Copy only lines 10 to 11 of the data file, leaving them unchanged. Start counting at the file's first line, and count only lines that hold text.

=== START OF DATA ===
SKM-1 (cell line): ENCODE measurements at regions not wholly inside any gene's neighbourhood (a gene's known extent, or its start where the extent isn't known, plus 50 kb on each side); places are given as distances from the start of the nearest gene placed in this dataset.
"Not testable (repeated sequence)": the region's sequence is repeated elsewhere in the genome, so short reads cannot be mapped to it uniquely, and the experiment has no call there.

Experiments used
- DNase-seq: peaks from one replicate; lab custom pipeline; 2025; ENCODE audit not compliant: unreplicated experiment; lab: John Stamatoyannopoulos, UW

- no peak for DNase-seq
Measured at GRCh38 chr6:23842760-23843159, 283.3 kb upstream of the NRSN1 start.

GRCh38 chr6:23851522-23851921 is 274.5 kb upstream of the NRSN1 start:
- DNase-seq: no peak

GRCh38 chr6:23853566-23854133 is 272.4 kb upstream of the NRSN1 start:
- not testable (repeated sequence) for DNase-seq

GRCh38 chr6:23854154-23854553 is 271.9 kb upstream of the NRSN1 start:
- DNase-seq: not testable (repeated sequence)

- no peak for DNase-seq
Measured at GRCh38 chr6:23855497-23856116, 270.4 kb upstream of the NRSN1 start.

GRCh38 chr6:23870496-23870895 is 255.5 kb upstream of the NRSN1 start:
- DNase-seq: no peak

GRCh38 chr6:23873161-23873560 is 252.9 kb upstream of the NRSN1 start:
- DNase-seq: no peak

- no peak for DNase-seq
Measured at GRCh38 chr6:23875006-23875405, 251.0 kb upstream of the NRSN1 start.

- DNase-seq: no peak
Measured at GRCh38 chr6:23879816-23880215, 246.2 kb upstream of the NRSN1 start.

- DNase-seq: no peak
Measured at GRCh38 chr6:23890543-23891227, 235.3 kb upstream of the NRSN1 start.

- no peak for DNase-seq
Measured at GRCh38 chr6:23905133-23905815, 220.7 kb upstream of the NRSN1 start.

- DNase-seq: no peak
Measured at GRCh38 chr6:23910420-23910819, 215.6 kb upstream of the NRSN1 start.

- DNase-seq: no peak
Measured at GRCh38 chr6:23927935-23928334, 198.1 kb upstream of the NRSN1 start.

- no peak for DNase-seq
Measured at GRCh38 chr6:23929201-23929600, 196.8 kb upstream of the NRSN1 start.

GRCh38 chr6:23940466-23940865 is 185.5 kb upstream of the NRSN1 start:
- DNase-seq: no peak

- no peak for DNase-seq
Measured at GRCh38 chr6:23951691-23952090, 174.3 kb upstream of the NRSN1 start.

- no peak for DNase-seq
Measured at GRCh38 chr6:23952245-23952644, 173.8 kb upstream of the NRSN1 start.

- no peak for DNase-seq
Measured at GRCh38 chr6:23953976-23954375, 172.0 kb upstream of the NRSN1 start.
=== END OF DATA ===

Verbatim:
- not testable (repeated sequence) for DNase-seq

GRCh38 chr6:23854154-23854553 is 271.9 kb upstream of the NRSN1 start: